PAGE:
Oil and Politics in the Gulf of Guinea
‘This is an intelligent, well-researched, and elegantly written book.’ — Political Science Quarterly
This book investigates the paradox at the heart of present-day Gulf of Guinea politics. The governance crisis festering throughout every one of the region’s states ought to discourage outsiders from capital-intensive, long-term commercial involvement and cast doubts over the political survival of ruling cliques. However, the presence of large petroleum deposits radically changes this equation: the negative dynamics of state failure and widespread violence affect the general population but spare the oil nexus. The material and political resources made available by oil allow states to survive regardless of bad policies, facilitate their governing elites’ material success regardless of reckless management, earn international allies regardless of erratic domestic conduct, and make companies want to invest regardless of risk. The recent oil boom only strengthens this paradoxical viability. Making possible what is arguably the largest inflow of resources into Africa in history, it is of a different order from the short-term viability afforded by the exploitation of other natural resources. Nonetheless, the partnership between insiders and outsiders that permits the extraction of oil is not conducive to positive long-term outcomes in institution-building or broad-based economic growth. Highly dependent on uninterrupted money flows and beset by various destabilising trends, the political economy of oil in the Gulf of Guinea is poised in a state of ‘permanent crisis’. This study, based on extensive fieldwork, interviews and engagement with primary and secondary sources, is the first on the subject to take on the regional, as opposed to the country-specific, dimension. It has four key aims. The first is to bring out the extent to which oil has forged the interaction of the region with the world economy and how the ongoing expansion of the oil sector will deepen this pivotal role. Secondly, how this international relevance of petroleum has shaped postcolonial domestic politics and institutions. Thirdly, it examines the interests of different sets of empowered actors in the partnership between importers, producers and oil companies, their interplay, and the manner and contexts in which their goals diverge or converge. Finally, it analyses the sources of long-term sustainability of the political economy of oil in the Gulf of Guinea amidst seemingly unmanageable chaos.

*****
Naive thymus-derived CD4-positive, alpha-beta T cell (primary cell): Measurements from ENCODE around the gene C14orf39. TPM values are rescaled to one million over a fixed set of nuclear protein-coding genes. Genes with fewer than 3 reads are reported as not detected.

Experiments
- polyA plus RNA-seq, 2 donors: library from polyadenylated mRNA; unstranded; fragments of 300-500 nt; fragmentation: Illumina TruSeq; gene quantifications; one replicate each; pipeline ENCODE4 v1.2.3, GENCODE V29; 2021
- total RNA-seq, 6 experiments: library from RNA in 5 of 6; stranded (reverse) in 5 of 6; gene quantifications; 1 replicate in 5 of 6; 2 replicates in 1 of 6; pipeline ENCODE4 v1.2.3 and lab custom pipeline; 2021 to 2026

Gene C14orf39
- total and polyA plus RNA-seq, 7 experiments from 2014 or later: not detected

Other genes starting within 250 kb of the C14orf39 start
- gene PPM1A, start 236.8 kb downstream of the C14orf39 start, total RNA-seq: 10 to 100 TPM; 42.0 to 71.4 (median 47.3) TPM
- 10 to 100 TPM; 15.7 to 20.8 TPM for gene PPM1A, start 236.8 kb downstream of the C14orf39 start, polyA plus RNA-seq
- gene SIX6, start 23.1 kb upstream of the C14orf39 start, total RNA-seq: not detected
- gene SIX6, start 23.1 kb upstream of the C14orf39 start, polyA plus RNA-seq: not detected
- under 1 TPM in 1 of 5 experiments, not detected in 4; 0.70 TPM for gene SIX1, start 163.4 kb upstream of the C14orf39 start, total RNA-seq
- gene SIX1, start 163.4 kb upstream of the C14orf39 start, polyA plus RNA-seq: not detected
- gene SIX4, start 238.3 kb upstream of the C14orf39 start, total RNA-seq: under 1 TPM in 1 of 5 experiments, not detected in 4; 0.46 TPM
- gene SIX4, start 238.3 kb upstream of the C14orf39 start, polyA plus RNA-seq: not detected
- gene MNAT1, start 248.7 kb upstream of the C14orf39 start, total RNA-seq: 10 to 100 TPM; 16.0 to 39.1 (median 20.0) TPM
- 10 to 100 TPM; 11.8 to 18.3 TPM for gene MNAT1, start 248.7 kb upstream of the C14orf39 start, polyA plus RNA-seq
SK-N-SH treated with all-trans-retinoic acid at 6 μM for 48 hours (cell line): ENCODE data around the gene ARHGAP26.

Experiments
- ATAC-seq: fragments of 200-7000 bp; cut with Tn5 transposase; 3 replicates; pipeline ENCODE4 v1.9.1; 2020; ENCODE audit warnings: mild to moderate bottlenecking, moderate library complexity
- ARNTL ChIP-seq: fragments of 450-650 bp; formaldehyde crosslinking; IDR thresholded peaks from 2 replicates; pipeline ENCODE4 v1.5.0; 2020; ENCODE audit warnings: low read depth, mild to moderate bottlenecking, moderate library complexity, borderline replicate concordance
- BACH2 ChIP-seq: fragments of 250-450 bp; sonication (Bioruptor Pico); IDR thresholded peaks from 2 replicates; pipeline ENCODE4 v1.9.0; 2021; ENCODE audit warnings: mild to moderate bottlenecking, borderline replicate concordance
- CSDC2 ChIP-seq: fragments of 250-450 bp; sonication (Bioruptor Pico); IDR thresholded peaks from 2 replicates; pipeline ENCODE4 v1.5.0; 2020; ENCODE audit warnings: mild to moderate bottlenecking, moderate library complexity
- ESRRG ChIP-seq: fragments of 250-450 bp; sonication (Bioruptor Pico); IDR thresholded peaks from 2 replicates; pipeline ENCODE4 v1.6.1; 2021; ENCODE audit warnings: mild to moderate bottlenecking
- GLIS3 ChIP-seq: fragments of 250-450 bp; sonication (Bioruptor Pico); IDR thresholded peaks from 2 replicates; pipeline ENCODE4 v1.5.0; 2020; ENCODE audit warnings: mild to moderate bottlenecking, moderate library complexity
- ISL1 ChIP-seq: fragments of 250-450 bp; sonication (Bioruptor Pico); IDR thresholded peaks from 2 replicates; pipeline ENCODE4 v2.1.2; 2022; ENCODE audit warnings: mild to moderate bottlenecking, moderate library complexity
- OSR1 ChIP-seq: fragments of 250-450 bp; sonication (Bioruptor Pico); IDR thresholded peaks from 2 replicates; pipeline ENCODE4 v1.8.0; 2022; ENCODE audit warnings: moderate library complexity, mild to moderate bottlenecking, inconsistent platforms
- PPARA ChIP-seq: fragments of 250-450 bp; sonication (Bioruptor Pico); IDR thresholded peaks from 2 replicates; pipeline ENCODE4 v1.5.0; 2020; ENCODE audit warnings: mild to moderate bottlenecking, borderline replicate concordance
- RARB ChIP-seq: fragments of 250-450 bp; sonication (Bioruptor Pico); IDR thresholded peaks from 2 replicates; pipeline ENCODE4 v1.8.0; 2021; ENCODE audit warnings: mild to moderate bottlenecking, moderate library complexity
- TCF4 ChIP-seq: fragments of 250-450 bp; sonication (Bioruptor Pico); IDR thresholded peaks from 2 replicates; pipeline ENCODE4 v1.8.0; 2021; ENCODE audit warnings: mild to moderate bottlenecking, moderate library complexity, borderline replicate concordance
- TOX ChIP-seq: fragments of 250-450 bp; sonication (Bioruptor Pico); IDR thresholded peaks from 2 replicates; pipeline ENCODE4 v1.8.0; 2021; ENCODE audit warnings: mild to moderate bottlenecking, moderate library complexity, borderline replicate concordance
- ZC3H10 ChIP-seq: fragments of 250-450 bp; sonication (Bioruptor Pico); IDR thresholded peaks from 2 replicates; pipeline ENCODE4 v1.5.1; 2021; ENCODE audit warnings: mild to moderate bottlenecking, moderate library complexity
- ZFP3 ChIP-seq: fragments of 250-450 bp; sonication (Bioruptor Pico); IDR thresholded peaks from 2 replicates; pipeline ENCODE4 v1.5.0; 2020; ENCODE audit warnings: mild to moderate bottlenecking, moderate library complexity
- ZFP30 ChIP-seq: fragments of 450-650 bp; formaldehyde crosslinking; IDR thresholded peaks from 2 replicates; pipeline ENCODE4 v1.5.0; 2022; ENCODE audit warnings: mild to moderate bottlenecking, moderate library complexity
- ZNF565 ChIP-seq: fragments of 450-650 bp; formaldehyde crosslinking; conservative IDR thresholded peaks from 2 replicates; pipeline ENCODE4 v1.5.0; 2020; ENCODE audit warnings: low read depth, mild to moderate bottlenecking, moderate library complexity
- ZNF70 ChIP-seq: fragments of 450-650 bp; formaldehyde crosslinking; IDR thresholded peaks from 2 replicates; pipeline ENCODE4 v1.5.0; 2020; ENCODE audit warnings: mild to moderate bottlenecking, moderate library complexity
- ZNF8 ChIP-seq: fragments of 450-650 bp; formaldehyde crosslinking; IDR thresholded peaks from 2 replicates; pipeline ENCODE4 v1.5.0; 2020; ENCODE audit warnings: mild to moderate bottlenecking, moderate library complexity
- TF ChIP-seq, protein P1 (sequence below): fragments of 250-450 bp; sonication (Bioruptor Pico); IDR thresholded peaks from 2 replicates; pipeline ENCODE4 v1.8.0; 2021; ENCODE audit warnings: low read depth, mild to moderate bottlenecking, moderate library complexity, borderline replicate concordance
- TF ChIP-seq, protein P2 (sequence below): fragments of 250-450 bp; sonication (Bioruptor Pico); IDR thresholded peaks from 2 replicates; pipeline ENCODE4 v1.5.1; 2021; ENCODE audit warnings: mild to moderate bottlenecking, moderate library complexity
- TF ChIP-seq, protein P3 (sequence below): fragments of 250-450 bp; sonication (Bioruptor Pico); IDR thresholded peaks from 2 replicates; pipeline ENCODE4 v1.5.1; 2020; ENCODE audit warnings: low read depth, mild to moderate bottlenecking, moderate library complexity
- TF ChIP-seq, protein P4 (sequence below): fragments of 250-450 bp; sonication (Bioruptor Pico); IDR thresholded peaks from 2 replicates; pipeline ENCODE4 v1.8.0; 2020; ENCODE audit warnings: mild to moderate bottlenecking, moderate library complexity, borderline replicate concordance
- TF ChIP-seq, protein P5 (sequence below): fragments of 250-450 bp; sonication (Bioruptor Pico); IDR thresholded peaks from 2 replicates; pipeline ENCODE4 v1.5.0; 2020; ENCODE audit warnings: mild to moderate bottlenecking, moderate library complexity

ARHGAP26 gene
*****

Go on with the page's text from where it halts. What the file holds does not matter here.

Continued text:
Ricardo Soares de Oliveira is Associate Professor in Comparative Politics, University of Oxford, fellow of St Peter's College, Oxford, and fellow of the Global Public Policy Institute, Berlin. He is the author of Oil and Politics in the Gulf of Guinea and co-editor of China Returns to Africa, both of which are published by Hurst.
‘A remarkable and extraordinarily ambitious book. … It is clearly and attractively written, and makes absorbing reading. … Represents a significant contribution to knowledge, both in the extraordinary amount of material that the author has unearthed, and in his ability to integrate this material into an original and coherent whole.’ — Christopher Clapham, Centre of African Studies, Cambridge University
‘[A] pathbreaking book.’ — Michael Watts, African Studies Review
‘Soares de Oliveira has written an important study of the impact of oil on the region’s politics… [this] study provides a rich political sociology of the oil curse in West Africa.’ — Nicolas van de Walle, Foreign Affairs
‘This is an intelligent, well-researched, and elegantly written book… it is an excellent contribution both to the study of the African state and to the study of oil politics.’ — Pierre Englebert, Political Science Quarterly
‘A path-breaking study of an important part of the world. It also represents a sophisticated theoretical statement on the phenomenon of states in which massive corruption and the privatisation of central functions of governance have become routine. [The book] occupies a unique position in the English-language literature. … Its key strengths are theoretical originality and lucidity.’ — Stephen Ellis, University of Leiden
‘This volume is the best book written thus far on the political economy of Africa’s oil. Anyone remotely interested either in the oil industry in Africa or more broadly the nature of politics on the continent has to read it. The book really is exceptional in its empirical depth, theoretical insights and general eloquence, as well as the honesty that the author reflects in his writing.’ — Ian Taylor, The Round Table
‘Outstanding … historically informed and takes structures seriously without falling prey to structural determinism. At the same time, it takes a hard look at the actors involved […] and the strategies they pursue. The result is a fascinating relationship […] An excellent book’ — Denis Tull, Journal of Modern African Studies
‘An impressive, original and insightful book that makes a very valuable contribution to our understanding of African political economy. It deserves to be read and engaged with widely.’ — Marcus Power, Review of African Political Economy